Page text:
Transformation takes top billing at town hall
April 14, 2011
CAMP RED CLOUD, South Korea - U.S. Army Garrison Red Cloud and community service providers spent two hours at the theater here April 5 telling the community about how Warrior Country has been transformed into a family friendly environment that rivals Germany.
Since tour normalization was introduced in December 2008, more than $39 million was allocated to turn this once austere family member-restricted area into an environment filled with family facilities, services and programs.
Among the major transformation improvements are the addition of Casey Elementary School, a child development center and school age centers - all a first for Area I - and community activity centers and an education center.
Col. Hank Dodge, U.S. Army Garrison Red Cloud and Area I commander, told the estimated 200 people in attendance that the command teams at Camp Casey and here are always looking for ways to better serve Soldiers, civilians and their families.
"We're eyes wide and ears open trying to figure out ways to make it better," he said in his opening town hall remarks. "We don't profess to have all the answers, but when we get a good answer we'll fix it."
Maj. Gen. Michael S. Tucker, commanding general of the 2nd Infantry Division, who spent 22 of his 38 years of service in Germany said Soldiers often compare their overseas assignments to Germany. He said he routinely contrasts Warrior Country to Germany and that the transformation that occurred here is "unbelievable."
"I'm telling you that we're so much like Germany that we're better," he said. "We're better in a lot of ways."
He also praised the Garrison staff for its efforts.
"I am so impressed with the team we have here at U.S. Army Garrison Red Cloud because they are can do people," he said. "They want to make it happen and they have your interests at heart."
The town hall also included mention of the new customer service hours at Maude Hall that went into effect March 15. It serves as a one-stop shop for vehicle registration, pass and ID, ration control, ID cards, housing, commercial travel, finance and legal assistance at Camp Casey.
Dodge explained a graph depicting service hours in Area I compared to Yongsan Garrison, Fort Polk, La. and Grafenwoehr, Germany.
"We thought it was a fair analysis and a fair comparison, and as (Tucker) said we're doing a lot better than people realize up here in Area I," he said.
Chris Bradford, chief of the Directorate of Family and Morale, Welfare and Recreation, talked about numerous activities including the first-ever Child, Youth and School Services facility here that will hold a Spring Break Camp beginning April 11. He also mentioned the first-ever auto skills center, which drew applause from the audience.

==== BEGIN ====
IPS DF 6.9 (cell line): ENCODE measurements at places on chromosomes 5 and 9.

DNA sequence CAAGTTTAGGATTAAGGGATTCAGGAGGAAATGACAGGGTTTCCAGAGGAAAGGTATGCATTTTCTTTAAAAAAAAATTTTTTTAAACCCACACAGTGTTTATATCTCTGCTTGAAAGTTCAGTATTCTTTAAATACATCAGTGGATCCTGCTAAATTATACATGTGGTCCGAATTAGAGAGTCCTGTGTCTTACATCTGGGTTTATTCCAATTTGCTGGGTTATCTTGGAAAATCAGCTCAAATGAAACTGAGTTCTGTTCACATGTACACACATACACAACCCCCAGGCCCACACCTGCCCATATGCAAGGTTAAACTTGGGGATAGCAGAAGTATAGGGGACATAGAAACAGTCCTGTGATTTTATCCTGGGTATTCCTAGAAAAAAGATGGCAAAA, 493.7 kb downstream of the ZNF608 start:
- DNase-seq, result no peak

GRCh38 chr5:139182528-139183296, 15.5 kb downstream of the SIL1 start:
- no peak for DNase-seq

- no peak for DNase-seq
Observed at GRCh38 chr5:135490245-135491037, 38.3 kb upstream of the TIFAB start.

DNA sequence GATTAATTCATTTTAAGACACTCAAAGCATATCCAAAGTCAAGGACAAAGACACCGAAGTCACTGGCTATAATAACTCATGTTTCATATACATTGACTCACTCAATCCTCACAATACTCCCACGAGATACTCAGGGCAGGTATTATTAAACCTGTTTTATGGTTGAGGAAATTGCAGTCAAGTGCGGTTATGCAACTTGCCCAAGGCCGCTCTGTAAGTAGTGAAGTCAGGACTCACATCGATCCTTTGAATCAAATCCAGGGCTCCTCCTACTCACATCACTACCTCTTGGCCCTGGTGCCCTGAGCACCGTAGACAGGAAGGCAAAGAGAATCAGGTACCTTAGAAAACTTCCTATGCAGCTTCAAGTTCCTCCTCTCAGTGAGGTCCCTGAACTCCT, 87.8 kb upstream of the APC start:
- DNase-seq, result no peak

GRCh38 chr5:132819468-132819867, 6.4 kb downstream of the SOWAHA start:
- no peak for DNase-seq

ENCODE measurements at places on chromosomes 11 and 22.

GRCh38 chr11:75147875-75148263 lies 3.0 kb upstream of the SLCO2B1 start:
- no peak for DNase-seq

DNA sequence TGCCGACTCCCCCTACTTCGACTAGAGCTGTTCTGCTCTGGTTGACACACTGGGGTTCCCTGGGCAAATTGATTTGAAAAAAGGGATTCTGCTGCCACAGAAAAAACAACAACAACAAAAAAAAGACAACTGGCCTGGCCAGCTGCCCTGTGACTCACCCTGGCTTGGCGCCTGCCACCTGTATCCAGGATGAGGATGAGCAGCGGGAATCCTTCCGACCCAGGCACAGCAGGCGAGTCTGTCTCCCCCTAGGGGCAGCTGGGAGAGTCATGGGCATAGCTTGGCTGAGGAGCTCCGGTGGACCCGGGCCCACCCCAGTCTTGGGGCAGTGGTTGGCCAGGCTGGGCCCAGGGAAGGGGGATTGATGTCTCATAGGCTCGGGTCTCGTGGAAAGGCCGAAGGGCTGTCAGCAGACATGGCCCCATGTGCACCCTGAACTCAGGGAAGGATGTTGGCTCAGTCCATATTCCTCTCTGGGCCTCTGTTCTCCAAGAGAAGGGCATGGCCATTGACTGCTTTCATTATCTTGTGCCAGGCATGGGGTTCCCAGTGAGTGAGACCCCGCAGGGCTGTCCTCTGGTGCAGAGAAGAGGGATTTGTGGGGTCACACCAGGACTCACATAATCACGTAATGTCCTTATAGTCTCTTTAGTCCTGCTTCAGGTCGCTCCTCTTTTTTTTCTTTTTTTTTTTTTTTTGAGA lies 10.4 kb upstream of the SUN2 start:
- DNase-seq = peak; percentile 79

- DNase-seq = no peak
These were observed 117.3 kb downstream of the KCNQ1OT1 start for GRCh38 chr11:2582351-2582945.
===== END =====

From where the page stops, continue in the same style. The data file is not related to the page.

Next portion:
Jobs continue to be a concern. Daniel Vasquez, acting director of Area I Civilian Personnel Advisory Center, said jobs can be found with the U.S. government, contractors, the Exchange and commissaries. He also told the audience the Army is transitioning from Resumix to USA Staffing.
"We've been using Resumix for probably well over 10 years now so this is a major change," he said. "It's going to change the entire process."
Medical Services as they often are at town halls were another major topic. Lt. Col. Matthew Rice, deputy commander of the 168th Medical Battalion, acknowledged his staffing challenge and thanked the 2nd Inf. Div. for augmenting his staff.
"If we didn't have them, we wouldn't be able to meet half of the primary care demand," he said.
Rice also expressed concern about no-shows and how it affects appointments at the Camp Casey U.S. Army Health Clinic. He said the sustained no-show rate of 11-12 percent between August 2010 and February cost Soldiers and families nearly 1,200 appointments, which he said is equal to closing the clinic for one month.
He encouraged patients to either keep their appointments or cancel them at least 12-24 hours prior.
Other presentations covered the PCS Express - an automated outprocessing system for Soldiers, Casey Elementary School, environmental programs and energy tips, housing, the Exchange and commissaries.
Questions fielded from the audience ran the gamut from a school dress code to recycling to offensive AAFES taxi drivers to a series of medical issues.
A town hall with the same agenda was also held at Camp Casey April 5.